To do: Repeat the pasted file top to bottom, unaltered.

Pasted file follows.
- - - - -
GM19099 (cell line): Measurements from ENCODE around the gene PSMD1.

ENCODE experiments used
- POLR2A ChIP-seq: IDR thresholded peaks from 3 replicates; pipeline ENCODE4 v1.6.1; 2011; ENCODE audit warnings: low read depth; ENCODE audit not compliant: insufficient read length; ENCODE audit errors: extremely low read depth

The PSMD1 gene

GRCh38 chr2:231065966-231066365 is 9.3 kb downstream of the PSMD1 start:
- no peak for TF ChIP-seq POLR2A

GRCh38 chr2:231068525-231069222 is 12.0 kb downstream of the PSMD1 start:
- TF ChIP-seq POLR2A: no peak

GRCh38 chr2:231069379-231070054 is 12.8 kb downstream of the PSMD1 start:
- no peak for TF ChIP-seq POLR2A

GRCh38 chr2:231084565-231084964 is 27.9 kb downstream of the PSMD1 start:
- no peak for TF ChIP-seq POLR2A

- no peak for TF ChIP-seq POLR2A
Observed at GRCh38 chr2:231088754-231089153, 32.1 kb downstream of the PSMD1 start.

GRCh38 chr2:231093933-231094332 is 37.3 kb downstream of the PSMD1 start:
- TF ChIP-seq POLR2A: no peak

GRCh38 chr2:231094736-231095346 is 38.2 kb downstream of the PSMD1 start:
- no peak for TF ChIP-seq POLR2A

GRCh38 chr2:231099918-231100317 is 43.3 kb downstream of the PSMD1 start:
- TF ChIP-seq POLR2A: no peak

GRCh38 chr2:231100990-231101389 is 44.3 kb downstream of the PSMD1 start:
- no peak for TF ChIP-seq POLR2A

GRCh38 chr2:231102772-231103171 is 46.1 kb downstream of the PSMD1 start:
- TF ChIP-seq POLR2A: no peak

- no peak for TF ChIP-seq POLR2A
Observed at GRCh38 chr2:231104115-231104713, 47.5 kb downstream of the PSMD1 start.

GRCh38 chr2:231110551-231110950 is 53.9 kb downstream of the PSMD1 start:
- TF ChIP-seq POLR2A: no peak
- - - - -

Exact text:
GM19099 (cell line): Measurements from ENCODE around the gene PSMD1.

ENCODE experiments used
- POLR2A ChIP-seq: IDR thresholded peaks from 3 replicates; pipeline ENCODE4 v1.6.1; 2011; ENCODE audit warnings: low read depth; ENCODE audit not compliant: insufficient read length; ENCODE audit errors: extremely low read depth

The PSMD1 gene

GRCh38 chr2:231065966-231066365 is 9.3 kb downstream of the PSMD1 start:
- no peak for TF ChIP-seq POLR2A

GRCh38 chr2:231068525-231069222 is 12.0 kb downstream of the PSMD1 start:
- TF ChIP-seq POLR2A: no peak

GRCh38 chr2:231069379-231070054 is 12.8 kb downstream of the PSMD1 start:
- no peak for TF ChIP-seq POLR2A

GRCh38 chr2:231084565-231084964 is 27.9 kb downstream of the PSMD1 start:
- no peak for TF ChIP-seq POLR2A

- no peak for TF ChIP-seq POLR2A
Observed at GRCh38 chr2:231088754-231089153, 32.1 kb downstream of the PSMD1 start.

GRCh38 chr2:231093933-231094332 is 37.3 kb downstream of the PSMD1 start:
- TF ChIP-seq POLR2A: no peak

GRCh38 chr2:231094736-231095346 is 38.2 kb downstream of the PSMD1 start:
- no peak for TF ChIP-seq POLR2A

GRCh38 chr2:231099918-231100317 is 43.3 kb downstream of the PSMD1 start:
- TF ChIP-seq POLR2A: no peak

GRCh38 chr2:231100990-231101389 is 44.3 kb downstream of the PSMD1 start:
- no peak for TF ChIP-seq POLR2A

GRCh38 chr2:231102772-231103171 is 46.1 kb downstream of the PSMD1 start:
- TF ChIP-seq POLR2A: no peak

- no peak for TF ChIP-seq POLR2A
Observed at GRCh38 chr2:231104115-231104713, 47.5 kb downstream of the PSMD1 start.

GRCh38 chr2:231110551-231110950 is 53.9 kb downstream of the PSMD1 start:
- TF ChIP-seq POLR2A: no peak